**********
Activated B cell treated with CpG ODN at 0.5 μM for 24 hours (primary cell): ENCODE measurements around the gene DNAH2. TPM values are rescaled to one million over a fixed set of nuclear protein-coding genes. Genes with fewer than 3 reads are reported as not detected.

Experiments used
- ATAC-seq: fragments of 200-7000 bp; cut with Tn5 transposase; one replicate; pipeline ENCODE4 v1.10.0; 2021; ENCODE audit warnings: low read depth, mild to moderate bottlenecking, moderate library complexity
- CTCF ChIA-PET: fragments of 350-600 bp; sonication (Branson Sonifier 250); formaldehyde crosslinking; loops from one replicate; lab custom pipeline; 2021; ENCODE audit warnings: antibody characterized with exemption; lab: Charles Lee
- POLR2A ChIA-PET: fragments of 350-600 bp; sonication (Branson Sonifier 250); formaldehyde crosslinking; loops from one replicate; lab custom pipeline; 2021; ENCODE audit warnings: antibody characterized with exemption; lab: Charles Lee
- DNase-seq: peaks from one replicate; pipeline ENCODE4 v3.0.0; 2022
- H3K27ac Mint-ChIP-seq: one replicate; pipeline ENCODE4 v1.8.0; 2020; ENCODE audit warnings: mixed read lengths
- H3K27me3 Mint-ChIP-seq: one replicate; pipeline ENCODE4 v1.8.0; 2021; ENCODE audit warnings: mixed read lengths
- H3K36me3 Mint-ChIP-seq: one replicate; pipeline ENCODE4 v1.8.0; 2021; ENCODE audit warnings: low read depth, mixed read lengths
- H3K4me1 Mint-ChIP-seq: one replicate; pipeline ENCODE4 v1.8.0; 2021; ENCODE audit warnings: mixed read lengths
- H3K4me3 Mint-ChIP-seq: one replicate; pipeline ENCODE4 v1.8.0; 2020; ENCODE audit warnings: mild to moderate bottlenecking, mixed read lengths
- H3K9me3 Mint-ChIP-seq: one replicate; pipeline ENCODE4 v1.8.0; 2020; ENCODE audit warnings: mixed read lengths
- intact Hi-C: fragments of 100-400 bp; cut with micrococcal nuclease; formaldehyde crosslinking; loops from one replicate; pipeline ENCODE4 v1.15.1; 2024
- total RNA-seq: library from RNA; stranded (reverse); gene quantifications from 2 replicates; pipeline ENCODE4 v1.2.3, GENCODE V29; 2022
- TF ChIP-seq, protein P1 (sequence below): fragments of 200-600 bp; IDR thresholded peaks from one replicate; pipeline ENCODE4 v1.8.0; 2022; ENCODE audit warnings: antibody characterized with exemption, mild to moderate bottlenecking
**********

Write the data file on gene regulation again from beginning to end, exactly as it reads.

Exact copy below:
Activated B cell treated with CpG ODN at 0.5 μM for 24 hours (primary cell): ENCODE measurements around the gene DNAH2. TPM values are rescaled to one million over a fixed set of nuclear protein-coding genes. Genes with fewer than 3 reads are reported as not detected.

Experiments used
- ATAC-seq: fragments of 200-7000 bp; cut with Tn5 transposase; one replicate; pipeline ENCODE4 v1.10.0; 2021; ENCODE audit warnings: low read depth, mild to moderate bottlenecking, moderate library complexity
- CTCF ChIA-PET: fragments of 350-600 bp; sonication (Branson Sonifier 250); formaldehyde crosslinking; loops from one replicate; lab custom pipeline; 2021; ENCODE audit warnings: antibody characterized with exemption; lab: Charles Lee
- POLR2A ChIA-PET: fragments of 350-600 bp; sonication (Branson Sonifier 250); formaldehyde crosslinking; loops from one replicate; lab custom pipeline; 2021; ENCODE audit warnings: antibody characterized with exemption; lab: Charles Lee
- DNase-seq: peaks from one replicate; pipeline ENCODE4 v3.0.0; 2022
- H3K27ac Mint-ChIP-seq: one replicate; pipeline ENCODE4 v1.8.0; 2020; ENCODE audit warnings: mixed read lengths
- H3K27me3 Mint-ChIP-seq: one replicate; pipeline ENCODE4 v1.8.0; 2021; ENCODE audit warnings: mixed read lengths
- H3K36me3 Mint-ChIP-seq: one replicate; pipeline ENCODE4 v1.8.0; 2021; ENCODE audit warnings: low read depth, mixed read lengths
- H3K4me1 Mint-ChIP-seq: one replicate; pipeline ENCODE4 v1.8.0; 2021; ENCODE audit warnings: mixed read lengths
- H3K4me3 Mint-ChIP-seq: one replicate; pipeline ENCODE4 v1.8.0; 2020; ENCODE audit warnings: mild to moderate bottlenecking, mixed read lengths
- H3K9me3 Mint-ChIP-seq: one replicate; pipeline ENCODE4 v1.8.0; 2020; ENCODE audit warnings: mixed read lengths
- intact Hi-C: fragments of 100-400 bp; cut with micrococcal nuclease; formaldehyde crosslinking; loops from one replicate; pipeline ENCODE4 v1.15.1; 2024
- total RNA-seq: library from RNA; stranded (reverse); gene quantifications from 2 replicates; pipeline ENCODE4 v1.2.3, GENCODE V29; 2022
- TF ChIP-seq, protein P1 (sequence below): fragments of 200-600 bp; IDR thresholded peaks from one replicate; pipeline ENCODE4 v1.8.0; 2022; ENCODE audit warnings: antibody characterized with exemption, mild to moderate bottlenecking